Hub members Have many expertise, covering most of the fields in bioinformatics and biostatistics. You'll find below a non-exhaustive list of these expertise
Searched keyword : Dengue virus
Related people (0)Sorry nobody has this skill yet...
Related projects (4)
Dengue is an arthropod-borne viral disease caused by dengue virus (DENV), which is transmitted by Aedes mosquitoes. Recent studies estimate that 100 million cases occur annually worldwide, making dengue the most prevalent mosquito-borne viral disease of human beings. DENV transmission results from interactions between humans, mosquitoes, viruses and their environment. If the human immune response against DENV is well studied, there are knowledge gaps in understanding how mosquitoes and DENV interact with each other. Moreover, it was shown that virus transmission does not only depend on the viral strain and mosquito population but also on the specific interaction between the two partners, named genotype-by-genotype (GxG) interaction. One aim of the team is to highlight factors at the mosquito and virus levels that regulate vector competence, i.e. the ability for a mosquito to acquire viral infection and subsequently transmit the virus to a new host. To this aim, we use field-derived Aedes aegypti populations that we challenge in the lab with virus isolates from DENV infected patients. This allows us to refine our understanding of the basic biology of virus transmission by mosquitoes.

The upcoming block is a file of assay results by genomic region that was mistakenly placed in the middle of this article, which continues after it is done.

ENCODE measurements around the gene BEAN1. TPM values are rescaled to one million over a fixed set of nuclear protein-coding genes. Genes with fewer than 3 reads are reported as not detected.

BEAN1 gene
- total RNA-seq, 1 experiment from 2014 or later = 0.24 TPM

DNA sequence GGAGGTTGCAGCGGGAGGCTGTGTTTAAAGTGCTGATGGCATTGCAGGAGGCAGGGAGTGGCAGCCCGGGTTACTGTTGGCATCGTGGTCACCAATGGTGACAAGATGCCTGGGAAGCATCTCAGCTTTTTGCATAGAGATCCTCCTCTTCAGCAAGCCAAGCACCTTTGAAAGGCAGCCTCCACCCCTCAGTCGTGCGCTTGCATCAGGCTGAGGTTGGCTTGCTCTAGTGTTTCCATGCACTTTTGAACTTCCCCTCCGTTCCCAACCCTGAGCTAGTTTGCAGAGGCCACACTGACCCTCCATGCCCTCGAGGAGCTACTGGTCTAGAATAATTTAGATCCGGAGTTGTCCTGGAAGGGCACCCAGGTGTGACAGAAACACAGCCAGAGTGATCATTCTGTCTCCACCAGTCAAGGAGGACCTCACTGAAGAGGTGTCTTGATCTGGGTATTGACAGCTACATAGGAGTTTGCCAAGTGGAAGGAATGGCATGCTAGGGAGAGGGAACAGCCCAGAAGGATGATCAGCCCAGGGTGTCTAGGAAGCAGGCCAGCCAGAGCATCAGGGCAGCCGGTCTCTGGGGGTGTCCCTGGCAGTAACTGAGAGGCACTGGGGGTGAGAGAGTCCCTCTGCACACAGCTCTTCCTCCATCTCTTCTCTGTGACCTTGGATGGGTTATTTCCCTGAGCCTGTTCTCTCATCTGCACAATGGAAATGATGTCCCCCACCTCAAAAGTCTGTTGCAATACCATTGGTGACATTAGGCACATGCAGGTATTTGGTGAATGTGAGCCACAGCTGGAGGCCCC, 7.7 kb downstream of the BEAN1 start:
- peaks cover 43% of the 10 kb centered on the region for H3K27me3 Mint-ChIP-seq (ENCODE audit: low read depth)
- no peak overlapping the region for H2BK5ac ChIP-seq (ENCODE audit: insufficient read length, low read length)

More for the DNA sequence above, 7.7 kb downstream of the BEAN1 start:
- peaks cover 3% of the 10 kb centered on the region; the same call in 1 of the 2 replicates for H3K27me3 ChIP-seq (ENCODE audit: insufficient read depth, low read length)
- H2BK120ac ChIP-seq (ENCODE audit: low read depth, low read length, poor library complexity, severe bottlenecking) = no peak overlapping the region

Dengue prevention relies primarily on controlling populations of the main mosquito vector, Aedes aegypti, which is failing in many parts of the world because of the lack of sustained commitment of resources and ineffective implementation. Novel entomological approaches to dengue control are being developed that aim at replacing or suppressing mosquito vector populations. Insufficient genomic resources for Ae. aegypti, however, have until now impeded progress in both basic and applied research on this medically important mosquito species. The only available reference genome for Ae. aegypti is a draft that consists of over 4,800 unassembled fragments with incomplete annotation. Moreover, the inbred Ae. aegypti laboratory strain that was sequenced does not universally represent the considerable genetic and ecological diversity of the species worldwide. The large size of the genome and its high content in repeat-rich sequences of transposable elements was a major difficulty to assemble the Ae. aegypti genome sequence. In the present project, we aim to overcome this difficulty using a novel strategy for genome sequencing and assembly. The ultimate goal is to produce several, fully assembled, well-annotated, new Ae. aegypti reference genomes from epidemiologically relevant populations. The expected outcome is a genome reference panel including a catalog of species-wide genetic variation that will significantly improve genomic resources for Ae. aegypti research and help address a broad range of biological questions related to Ae. aegypti vectorial capacity and dengue virus transmission.
We would like to uncover associations between transcriptomic features and dengue infection outcome. In order to do so, we want to take advantage not only of our data but also of all publicly available data. A main challenge is to translate the measurements across different transcriptomic technologies into a summary expression level per gene. For this C3BI project we would like to concentrate on the problem of mapping probe IDs into a common identifier for all experiments.
As a result of combined climate change and globalization (increased flow of travelers and goods), the distribution of the mosquito Aedes albopictus is expanding significantly outside tropical regions.